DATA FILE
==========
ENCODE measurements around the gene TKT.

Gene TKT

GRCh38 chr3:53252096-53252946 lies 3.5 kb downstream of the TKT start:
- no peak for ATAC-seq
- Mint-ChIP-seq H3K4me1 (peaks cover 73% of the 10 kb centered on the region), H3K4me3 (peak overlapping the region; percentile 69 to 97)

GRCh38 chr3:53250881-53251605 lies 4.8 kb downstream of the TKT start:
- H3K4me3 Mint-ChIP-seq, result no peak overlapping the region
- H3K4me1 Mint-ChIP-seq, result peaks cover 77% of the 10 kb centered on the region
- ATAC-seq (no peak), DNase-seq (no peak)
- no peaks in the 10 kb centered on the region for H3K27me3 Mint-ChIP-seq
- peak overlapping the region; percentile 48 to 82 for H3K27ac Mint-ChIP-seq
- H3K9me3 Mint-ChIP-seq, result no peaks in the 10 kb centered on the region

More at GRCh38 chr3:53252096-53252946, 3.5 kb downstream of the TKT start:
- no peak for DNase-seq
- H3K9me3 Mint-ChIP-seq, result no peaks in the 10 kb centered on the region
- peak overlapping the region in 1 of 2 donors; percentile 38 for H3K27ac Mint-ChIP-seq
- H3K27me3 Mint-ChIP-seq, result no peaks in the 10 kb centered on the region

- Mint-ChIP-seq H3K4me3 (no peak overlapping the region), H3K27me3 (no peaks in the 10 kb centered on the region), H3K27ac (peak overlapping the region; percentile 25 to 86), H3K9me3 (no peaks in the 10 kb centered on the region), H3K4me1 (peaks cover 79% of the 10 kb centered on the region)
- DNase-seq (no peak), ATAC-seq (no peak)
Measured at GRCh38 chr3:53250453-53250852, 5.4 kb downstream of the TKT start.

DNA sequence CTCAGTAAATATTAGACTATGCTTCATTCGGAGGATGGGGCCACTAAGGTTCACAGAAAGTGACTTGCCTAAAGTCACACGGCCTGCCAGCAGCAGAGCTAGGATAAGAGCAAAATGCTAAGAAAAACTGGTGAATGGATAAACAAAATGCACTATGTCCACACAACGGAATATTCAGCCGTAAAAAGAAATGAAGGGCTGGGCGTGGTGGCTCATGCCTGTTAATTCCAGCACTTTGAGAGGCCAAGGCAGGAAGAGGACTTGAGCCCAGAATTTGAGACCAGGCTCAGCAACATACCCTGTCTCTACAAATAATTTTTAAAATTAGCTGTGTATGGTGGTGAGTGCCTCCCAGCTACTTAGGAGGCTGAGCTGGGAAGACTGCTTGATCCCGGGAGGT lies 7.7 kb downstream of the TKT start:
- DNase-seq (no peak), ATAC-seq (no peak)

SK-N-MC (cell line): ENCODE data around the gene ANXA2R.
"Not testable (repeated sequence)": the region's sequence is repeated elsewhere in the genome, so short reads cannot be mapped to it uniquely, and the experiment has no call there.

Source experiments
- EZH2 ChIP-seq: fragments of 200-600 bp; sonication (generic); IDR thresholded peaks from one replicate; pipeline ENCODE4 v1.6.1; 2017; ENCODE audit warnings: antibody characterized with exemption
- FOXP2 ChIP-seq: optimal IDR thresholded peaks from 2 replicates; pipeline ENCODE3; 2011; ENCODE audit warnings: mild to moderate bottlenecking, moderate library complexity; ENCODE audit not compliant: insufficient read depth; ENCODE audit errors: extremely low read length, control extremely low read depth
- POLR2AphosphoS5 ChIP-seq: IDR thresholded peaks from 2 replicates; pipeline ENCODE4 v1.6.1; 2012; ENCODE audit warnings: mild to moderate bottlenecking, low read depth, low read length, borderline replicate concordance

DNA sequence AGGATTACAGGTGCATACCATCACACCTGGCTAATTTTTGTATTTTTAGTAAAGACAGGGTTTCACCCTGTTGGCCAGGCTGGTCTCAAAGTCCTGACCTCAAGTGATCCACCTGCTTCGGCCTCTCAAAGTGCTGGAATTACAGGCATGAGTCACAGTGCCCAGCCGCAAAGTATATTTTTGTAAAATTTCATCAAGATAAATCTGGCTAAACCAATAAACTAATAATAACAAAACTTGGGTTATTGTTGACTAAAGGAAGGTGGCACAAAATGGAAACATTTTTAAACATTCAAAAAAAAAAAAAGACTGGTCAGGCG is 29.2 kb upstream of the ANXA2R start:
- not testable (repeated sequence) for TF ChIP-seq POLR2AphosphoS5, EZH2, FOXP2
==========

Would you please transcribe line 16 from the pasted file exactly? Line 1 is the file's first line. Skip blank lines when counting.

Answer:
- peak overlapping the region in 1 of 2 donors; percentile 38 for H3K27ac Mint-ChIP-seq